Herod the Great, the king of Judea who ruled not long before the time of Jesus, seems to have eluded historians once again.
Back in 2007 archaeologists announced they had found the great king’s tomb, having identified it with a mausoleum which was part of the “Herodium”, the massive complex he built on a hill outside Jerusalem. Still, the structure is too small and modest for the ostentatious king; its mediocre construction and design are at odds with Herod’s reputation as a master planner and builder, archaeologists now say.
A Genius and a Madman
King Herod, who lived from 74 B.C. to 4 B.C., was a vassal king for the Romans. In the New Testament, he is said to have ordered the slaughter of thousands of innocent babies after prophets predicted one would grow to be a rival. What is known from historical records however, is that he executed many of his family members but doted on his mother and father. He built lavish building complexes, including the famous fortress of Masada, though he funded such huge projects by burdening the people with backbreaking taxes.
Documents from the Jewish historian Flavius Josephus suggest Herod was buried at the Herodium, laid out on a gold bed draped with opulent fabrics, and thronged by the entire army and a massive funerary procession. But Herod’s exact burial place remained a mystery for thousands of years.
Then, in 2007, the late archaeologist Ehud Netzer announced he had discovered the king’s final resting place. The tomb was a 32-by-32-foot (10 by 10 meters) building with a pointy roof and three coffins. One of these coffins, an intricately carved red stone, was alleged to be the tomb of the great king.
Unfit for a king
While a large exhibit about the tomb is currently on display this month at the Israel Museum, a number of archaeologists led by Joseph Patrich (Hebrew University of Jerusalem) and his colleague Benjamin Arubas, also of the Hebrew University of Jerusalem, are claiming the tomb isn’t Herod’s at all. Their findings, which have not been published yet in a peer-reviewed journal, were presented Oct. 10 at the “Innovations in Archaeology in Jerusalem and the Surrounding Area” conference in Jerusalem.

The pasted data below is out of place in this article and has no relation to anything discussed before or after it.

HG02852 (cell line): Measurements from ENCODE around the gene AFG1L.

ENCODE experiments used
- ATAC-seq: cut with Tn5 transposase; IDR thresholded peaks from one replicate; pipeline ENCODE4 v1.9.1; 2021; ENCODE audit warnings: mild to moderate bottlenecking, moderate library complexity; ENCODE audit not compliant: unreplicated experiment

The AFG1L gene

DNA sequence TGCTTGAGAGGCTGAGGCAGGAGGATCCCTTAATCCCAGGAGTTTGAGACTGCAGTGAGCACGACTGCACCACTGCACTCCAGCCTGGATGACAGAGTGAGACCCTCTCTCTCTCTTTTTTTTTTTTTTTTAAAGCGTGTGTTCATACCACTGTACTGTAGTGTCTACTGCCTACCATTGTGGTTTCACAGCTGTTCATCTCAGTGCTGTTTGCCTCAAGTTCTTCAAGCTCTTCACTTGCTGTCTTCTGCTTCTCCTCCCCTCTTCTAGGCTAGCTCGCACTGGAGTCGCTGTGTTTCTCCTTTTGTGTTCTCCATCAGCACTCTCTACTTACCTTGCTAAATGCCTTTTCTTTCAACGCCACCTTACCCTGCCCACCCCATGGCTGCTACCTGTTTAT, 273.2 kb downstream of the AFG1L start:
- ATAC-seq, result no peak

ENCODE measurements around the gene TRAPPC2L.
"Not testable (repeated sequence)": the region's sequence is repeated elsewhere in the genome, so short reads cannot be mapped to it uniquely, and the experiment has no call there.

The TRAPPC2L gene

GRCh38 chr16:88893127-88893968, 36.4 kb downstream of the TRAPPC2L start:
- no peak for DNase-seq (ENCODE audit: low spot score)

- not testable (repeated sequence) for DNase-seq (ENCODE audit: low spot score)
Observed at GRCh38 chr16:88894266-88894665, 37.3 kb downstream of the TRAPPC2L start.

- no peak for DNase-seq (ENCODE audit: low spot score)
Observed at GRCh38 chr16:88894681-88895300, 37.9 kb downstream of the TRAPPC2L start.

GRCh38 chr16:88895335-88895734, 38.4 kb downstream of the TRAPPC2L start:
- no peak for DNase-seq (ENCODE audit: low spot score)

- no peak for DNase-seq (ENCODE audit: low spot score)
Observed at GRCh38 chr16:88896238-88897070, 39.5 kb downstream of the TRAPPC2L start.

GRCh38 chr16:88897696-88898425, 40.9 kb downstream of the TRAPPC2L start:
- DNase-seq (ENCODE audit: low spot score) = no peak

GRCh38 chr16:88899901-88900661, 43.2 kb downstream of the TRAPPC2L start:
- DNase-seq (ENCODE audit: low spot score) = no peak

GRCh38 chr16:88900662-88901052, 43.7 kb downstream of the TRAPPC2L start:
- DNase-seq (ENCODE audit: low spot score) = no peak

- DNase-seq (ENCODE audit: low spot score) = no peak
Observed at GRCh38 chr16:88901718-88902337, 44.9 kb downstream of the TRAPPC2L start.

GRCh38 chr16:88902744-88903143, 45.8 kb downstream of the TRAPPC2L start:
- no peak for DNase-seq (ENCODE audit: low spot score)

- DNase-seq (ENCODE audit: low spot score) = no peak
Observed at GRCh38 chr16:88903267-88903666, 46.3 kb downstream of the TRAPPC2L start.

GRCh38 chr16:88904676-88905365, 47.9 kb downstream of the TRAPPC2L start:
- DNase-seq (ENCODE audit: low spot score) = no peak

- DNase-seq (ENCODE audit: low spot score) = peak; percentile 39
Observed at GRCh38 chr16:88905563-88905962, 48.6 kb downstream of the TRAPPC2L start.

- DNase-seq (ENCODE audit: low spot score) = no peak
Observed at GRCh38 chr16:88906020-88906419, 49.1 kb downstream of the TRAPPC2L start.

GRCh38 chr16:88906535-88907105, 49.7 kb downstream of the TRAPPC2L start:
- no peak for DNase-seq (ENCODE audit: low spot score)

According to them, compared with other royal tombs of the day, the rather modest structure is too small for the master builder to have envisioned for himself, and the poor planning and design are also uncharacteristic.
“These are quite moderate dimensions if you are thinking about a king of the stature of Herod the Great,” Patrich said.
Moreover, the tomb has only one pyramid, whereas the tombs of the Hasmoneans — the royal dynasty that preceded Herod — have seven pyramids. In addition, while royal tombs at that time had elaborate courtyards, this complex has no gate or courtyard for visitors to come and pay their respects to the departed.
“There is hardly place for 20 people to stand conveniently, and there is no respectable gateway to lead in,” Patrich told LiveScience.
Furthermore, the building has an awkward layout, with two staircases above the mausoleum barring entrance to the tomb below on one side, and two shabbily constructed walls on the other side. The complex isn’t aligned symmetrically with the axis of the rest of the Herodium complex, Patrich added, a design faux-pas that would have been out of character for Herod. Finally, the coffins in the tomb were made of local limestone and red stone, not the elaborate marble, or even gold, that would have suited Herod’s grand tastes.
Who Is It?
But if the tomb isn’t Herod’s, then whose is it?
To build the Herodium, Herod covered other buildings in the area but left this one intact, suggesting that the person buried there was “very dear to Herod,” Patrich said. So it’s possible that Herod’s close family members — such as his mother, father or brother — may occupy the building.
The great king’s exact whereabouts remains a mystery, but there are many parts of the complex that have yet to be excavated, Patrich said.